If I use information or a photo that I got through a Google search, does that infringe copyright?

What is (and is not) allowed to be copied?



Courtenay, BC

Copyright laws in Canada exist to protect the copyright holder, who is typically the creator of a work. A work can be words, photos, illustrations — really anything creative that you can “see.” The main rule is that you can’t copy anything without permission of the copyright holder. But there are exceptions. 

Fair dealing is the main exception. It allows you to use copyright-protected work for the purposes of research, private study, criticism, review, news reporting, education, satire, or parody.

If you’re writing an article that’s news, criticism, or a review, you can take a short excerpt from a copyrighted work, so long as you mention the source. You can include the hyperlink, title, and the author, perhaps in a footnote at the bottom of your article. If the article is satire or parody, you can also take a short excerpt, but you don’t need to mention the source. If you’re unsure, best to mention the source. 

You might be asking, what’s a short excerpt? It depends largely on what you are copying. Check out this page from the University of Ottawa which looks at a few common examples (like the difference between copying words from another article, or using a photograph).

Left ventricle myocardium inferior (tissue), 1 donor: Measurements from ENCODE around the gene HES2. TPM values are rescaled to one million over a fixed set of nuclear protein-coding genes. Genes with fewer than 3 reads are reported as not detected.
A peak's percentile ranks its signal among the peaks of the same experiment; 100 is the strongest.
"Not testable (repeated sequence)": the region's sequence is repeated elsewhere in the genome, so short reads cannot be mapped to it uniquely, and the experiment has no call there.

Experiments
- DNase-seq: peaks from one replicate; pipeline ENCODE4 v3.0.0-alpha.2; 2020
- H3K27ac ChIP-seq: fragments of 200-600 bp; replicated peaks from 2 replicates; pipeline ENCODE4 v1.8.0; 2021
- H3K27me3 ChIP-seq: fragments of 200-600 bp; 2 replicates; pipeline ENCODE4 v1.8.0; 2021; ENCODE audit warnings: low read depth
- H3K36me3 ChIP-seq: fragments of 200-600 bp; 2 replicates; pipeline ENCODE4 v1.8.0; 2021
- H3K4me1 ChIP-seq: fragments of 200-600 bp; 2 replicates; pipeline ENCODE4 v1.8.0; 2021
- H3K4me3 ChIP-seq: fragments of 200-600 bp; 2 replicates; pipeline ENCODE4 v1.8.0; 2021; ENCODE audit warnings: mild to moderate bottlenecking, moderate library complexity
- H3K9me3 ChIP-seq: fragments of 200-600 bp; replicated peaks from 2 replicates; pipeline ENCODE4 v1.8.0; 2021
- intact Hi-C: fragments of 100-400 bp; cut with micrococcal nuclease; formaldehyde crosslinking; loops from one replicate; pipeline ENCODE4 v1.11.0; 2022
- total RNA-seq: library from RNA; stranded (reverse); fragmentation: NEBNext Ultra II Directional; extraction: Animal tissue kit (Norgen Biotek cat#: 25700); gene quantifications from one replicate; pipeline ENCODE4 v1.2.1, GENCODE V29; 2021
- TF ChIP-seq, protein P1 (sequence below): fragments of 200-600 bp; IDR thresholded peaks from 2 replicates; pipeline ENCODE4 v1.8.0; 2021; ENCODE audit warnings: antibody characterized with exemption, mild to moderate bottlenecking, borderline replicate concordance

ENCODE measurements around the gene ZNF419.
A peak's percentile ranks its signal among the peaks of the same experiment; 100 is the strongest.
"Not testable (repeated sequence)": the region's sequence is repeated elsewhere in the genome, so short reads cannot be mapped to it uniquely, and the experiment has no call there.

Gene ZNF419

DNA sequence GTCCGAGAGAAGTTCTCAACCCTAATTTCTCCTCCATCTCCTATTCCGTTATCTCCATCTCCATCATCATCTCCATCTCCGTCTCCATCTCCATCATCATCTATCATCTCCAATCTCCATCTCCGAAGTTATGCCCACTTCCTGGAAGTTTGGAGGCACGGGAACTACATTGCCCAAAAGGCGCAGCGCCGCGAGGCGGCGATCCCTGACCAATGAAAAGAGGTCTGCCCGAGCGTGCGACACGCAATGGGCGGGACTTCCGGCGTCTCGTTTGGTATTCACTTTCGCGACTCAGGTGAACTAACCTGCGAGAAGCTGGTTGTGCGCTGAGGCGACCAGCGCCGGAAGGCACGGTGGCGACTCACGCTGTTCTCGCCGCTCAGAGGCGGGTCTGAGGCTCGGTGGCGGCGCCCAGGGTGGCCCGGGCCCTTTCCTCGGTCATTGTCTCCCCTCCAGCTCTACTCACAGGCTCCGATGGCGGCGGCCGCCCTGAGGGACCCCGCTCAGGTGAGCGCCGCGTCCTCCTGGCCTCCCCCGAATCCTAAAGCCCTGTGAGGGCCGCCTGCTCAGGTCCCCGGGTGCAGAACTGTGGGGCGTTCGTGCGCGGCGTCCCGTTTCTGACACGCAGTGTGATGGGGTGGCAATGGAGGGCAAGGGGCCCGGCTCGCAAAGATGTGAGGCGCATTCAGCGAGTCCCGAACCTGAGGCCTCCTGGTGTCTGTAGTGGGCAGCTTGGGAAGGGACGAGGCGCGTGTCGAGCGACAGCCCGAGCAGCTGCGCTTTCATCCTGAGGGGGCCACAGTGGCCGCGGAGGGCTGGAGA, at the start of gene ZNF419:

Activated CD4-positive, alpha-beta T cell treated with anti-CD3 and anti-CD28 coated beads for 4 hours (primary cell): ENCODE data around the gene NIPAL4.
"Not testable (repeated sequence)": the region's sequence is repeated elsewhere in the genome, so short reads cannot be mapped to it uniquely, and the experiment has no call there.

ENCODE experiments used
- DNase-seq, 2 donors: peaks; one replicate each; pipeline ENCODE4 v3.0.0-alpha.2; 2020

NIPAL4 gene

Otherwise, if your plan is to use the copyrighted work outside of the fair dealing exceptions, be careful. Let’s say you have a camping supply business. If you just copy and paste a photo you found of folks enjoying a sunset, and use it on your homepage, you’d have to get the copyright holder’s permission. There are law firms and other agencies that troll the internet for unauthorized use of copyrighted works. You might get a demand letter asking you to pay up for your unauthorized use. Best to use Google’s filter that only searches for “royalty free” results, which are typically usable without any permission or fee required. Or, pay for stock photography.

David Kandestin

David Kandestin

People's Law School
  • This information applies to British Columbia, Canada
  • Reviewed for legal accuracy in August 2023

Also on this topic

Still not sure what to do?

If you're looking for advice specific to your situation, there are options for free or low-cost help.

Options for legal help

We are grateful to work on the unceded traditional territories of the xʷməθkʷəy̓əm (Musqueam), Sḵwx̱wú7mesh (Squamish) and səlilwətaɬ (Tsleil-Waututh) Nations, whose Peoples continue to live on and care for these lands.